Size matters

I often see the question asked – “Why can’t a Local Authority be viable but a MAT can, even when it will generally be larger?” There are a lot of moving parts to such a question but here are a few reasons why this will often be the case.

Firstly there is the issue of bulk buying discounts. It is often assumed that because LAs are larger they must be able to negotiate larger discounts than a smaller MAT. The important point here is about certainty of supply. An LA has limited power to force a school to do anything. Consequently when they are acting as a central buyer they often either are not negotiating for all their schools, or they are negotiating some form of “call off” deal. In this latter case a supplier will offer discounts based on a potential to supply, rather than a certainty. In both cases the LA is not negotiating with the buying power of all its schools. A supplier dealing with a MAT will generally know required purchase quantities which will enable them to offer higher discounts. I have seen this often enough.

Secondly, and I’m sure LAs won’t like this one, the levels of bureaucracy will differ widely between a MAT and an LA. This is not to suggest that one or the other of them has necessarily got it right or wrong, it’s just a fact based on personal observation. Bureaucracy costs money and adds to overhead. A smaller organisation will often be leaner than a larger one simply because the larger an organisation is then, generally, the more layers of management/administration it requires. I would argue as a part of this that perhaps many MATs have yet to get their central services right and this element of their cost base will increase rather than decrease.

Thirdly, and this applies to most  organisations, the newer the entity the less legacy operation it has and the the more automated and tech-enhanced its operation are. Where these are properly developed they are not only cheaper (relying as they do on computerisation rather than personal) but they are more efficient in delivery.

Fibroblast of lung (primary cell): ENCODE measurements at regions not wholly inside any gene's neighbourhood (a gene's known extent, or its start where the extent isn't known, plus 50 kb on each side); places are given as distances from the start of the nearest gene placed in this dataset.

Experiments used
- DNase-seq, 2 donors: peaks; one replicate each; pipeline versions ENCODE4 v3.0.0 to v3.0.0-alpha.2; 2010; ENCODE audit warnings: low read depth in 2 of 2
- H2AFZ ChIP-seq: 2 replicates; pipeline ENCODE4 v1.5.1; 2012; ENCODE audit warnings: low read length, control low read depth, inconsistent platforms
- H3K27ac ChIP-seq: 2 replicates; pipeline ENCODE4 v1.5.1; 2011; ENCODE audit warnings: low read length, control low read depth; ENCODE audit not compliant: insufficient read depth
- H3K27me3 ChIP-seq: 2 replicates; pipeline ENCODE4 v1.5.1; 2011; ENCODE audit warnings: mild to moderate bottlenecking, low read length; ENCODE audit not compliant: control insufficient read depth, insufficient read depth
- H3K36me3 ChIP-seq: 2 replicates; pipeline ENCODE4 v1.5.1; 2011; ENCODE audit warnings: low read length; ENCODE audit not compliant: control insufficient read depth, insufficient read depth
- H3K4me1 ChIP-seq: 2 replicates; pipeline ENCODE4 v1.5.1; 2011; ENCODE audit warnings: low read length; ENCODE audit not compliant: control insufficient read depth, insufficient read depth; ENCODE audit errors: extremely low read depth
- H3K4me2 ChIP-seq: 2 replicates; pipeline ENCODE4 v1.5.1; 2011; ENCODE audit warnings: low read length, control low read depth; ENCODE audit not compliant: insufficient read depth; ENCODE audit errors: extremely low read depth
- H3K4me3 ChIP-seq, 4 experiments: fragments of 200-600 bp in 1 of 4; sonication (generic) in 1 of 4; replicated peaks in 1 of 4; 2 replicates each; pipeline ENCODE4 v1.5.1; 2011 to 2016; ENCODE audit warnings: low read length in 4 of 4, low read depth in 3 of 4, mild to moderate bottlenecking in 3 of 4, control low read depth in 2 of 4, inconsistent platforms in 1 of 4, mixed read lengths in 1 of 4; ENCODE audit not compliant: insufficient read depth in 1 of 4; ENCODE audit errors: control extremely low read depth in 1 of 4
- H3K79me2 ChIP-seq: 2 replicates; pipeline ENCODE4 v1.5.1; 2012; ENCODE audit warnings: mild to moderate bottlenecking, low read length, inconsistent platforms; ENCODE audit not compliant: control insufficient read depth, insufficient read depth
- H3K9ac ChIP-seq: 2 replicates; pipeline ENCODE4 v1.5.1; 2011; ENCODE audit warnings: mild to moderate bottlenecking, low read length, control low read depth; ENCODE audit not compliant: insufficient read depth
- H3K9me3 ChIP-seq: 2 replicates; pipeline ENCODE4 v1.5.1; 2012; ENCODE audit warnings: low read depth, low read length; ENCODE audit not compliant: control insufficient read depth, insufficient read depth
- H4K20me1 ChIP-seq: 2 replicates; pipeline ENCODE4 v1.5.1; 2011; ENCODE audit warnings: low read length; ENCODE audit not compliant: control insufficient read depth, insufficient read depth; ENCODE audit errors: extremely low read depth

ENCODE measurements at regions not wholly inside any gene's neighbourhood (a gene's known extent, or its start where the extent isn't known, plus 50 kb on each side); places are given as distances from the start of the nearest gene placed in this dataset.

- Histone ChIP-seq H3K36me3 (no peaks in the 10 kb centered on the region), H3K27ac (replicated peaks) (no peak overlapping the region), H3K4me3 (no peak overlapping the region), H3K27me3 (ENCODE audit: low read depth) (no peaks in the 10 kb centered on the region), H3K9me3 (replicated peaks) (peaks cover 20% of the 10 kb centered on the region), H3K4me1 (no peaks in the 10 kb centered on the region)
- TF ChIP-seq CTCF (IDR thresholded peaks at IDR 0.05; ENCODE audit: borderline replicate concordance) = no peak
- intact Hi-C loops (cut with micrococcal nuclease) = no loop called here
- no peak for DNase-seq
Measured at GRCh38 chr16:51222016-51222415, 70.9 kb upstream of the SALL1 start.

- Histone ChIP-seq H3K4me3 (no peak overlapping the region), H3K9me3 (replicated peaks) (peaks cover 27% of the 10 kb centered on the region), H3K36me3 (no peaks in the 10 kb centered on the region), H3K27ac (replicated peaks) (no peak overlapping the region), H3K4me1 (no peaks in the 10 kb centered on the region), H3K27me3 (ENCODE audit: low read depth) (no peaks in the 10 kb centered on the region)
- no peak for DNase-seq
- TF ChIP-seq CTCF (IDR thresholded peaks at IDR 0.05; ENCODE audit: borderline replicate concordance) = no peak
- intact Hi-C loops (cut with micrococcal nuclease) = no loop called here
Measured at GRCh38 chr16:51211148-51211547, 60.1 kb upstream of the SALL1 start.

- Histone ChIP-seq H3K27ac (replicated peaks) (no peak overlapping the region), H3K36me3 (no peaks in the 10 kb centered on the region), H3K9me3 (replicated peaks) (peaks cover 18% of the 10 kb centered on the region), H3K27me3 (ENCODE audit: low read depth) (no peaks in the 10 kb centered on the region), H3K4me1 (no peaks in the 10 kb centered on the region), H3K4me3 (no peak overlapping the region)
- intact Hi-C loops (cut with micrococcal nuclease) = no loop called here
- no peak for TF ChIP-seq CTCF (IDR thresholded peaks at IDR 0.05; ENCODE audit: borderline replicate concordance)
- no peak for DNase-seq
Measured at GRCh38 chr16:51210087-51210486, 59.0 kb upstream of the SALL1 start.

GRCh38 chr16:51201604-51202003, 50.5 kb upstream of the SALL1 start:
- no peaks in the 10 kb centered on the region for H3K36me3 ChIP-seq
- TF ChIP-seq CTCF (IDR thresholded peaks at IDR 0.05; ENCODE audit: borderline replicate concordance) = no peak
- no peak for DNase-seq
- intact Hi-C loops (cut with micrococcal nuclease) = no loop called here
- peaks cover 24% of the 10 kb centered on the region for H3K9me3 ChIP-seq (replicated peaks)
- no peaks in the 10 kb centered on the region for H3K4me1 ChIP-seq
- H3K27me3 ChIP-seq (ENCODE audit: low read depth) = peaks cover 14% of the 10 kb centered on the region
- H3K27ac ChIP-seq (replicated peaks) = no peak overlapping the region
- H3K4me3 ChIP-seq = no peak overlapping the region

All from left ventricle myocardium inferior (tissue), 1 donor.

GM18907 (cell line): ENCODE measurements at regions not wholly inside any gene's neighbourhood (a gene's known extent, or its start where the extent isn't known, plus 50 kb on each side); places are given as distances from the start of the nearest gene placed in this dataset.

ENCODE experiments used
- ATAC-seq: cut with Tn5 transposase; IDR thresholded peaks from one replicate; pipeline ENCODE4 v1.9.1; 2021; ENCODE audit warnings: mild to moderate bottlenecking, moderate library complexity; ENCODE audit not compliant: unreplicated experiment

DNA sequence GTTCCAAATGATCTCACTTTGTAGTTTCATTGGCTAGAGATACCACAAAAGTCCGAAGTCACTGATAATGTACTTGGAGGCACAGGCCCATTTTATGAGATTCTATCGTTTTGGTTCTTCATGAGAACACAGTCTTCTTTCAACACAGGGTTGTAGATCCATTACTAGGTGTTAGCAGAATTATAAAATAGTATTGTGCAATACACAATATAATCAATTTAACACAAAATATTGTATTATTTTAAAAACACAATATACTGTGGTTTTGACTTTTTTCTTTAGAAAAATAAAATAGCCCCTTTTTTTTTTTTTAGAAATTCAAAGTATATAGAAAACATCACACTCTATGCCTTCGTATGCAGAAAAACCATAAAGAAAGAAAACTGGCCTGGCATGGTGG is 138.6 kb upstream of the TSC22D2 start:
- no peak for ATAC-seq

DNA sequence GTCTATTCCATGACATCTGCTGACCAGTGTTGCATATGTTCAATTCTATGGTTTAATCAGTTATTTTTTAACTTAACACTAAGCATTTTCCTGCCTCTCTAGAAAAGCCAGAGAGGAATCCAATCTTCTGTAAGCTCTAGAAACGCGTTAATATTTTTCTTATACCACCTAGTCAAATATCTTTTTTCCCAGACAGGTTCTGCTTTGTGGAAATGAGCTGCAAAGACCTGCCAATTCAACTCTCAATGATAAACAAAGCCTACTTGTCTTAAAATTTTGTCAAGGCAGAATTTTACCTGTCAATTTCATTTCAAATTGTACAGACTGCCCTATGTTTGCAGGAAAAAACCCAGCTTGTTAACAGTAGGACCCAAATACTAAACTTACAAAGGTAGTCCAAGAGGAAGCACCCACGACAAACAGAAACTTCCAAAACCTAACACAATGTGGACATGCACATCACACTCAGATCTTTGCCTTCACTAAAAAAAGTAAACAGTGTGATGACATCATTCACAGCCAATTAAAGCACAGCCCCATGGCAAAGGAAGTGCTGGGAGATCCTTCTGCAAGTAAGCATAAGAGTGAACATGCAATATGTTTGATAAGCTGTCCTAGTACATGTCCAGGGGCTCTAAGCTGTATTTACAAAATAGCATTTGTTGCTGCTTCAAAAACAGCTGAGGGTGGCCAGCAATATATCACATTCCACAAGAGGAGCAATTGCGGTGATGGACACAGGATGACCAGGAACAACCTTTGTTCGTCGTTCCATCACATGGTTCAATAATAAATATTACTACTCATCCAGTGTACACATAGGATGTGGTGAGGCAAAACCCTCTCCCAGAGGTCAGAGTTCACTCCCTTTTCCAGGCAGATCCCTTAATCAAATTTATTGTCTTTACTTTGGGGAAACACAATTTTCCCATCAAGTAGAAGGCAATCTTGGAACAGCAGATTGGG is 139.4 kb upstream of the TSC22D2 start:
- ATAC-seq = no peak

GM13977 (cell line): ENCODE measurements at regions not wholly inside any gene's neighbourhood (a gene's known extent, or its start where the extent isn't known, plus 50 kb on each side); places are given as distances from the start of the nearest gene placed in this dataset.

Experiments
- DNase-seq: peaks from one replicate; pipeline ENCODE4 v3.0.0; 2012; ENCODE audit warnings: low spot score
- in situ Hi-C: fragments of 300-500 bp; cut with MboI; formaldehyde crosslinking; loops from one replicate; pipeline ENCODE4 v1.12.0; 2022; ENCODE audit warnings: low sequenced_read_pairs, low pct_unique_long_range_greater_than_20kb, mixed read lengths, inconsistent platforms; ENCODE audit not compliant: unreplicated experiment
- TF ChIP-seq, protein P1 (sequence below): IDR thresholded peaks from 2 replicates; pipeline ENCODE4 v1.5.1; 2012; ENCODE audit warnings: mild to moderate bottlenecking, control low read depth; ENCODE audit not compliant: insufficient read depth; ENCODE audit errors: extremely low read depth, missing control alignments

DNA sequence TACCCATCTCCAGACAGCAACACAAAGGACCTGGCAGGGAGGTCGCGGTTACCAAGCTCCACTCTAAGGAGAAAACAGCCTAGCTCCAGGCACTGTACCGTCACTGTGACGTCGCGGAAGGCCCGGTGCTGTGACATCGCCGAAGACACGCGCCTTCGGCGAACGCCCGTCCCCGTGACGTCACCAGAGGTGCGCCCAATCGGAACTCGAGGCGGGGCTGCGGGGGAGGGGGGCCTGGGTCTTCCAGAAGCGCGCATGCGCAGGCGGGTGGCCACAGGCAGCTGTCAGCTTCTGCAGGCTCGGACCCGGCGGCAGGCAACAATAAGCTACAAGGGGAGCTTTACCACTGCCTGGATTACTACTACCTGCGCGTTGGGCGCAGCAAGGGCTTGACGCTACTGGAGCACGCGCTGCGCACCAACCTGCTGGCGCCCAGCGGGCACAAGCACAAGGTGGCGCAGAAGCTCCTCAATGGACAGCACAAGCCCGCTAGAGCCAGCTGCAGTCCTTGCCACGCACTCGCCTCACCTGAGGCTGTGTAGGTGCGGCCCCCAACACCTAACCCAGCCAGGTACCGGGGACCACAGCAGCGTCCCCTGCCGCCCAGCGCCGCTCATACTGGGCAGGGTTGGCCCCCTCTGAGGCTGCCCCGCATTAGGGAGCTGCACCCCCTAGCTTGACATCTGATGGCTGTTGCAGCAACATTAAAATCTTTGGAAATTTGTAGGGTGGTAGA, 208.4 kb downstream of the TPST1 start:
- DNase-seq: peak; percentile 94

Fourthly, the more homogenous an organisation is the cheaper it is to deliver services. An LA has to consider the needs of all types of schools. Even in the least diverse LA there will be PRU’s, special schools, infant schools, primary schools, 11-16 schools, 11-19 schools and so on. Each of these could be any where on the spectrum from outstanding to being in special measures. Such range requires that there are central services to match all possibilities.Only the very largest MATs come anywhere near such range. Consequently the mid-sized MAT, which is focused on a particular type of school, can be much more coherent in developing its central offer, with less slack required.

None of this is to say that a MAT will always be more viable than an LA, or that there aren’t non-financial arguments that need to be aired, but where a suitably sized MAT organises itself effectively my view is that it can often be more financially efficient than an LA.

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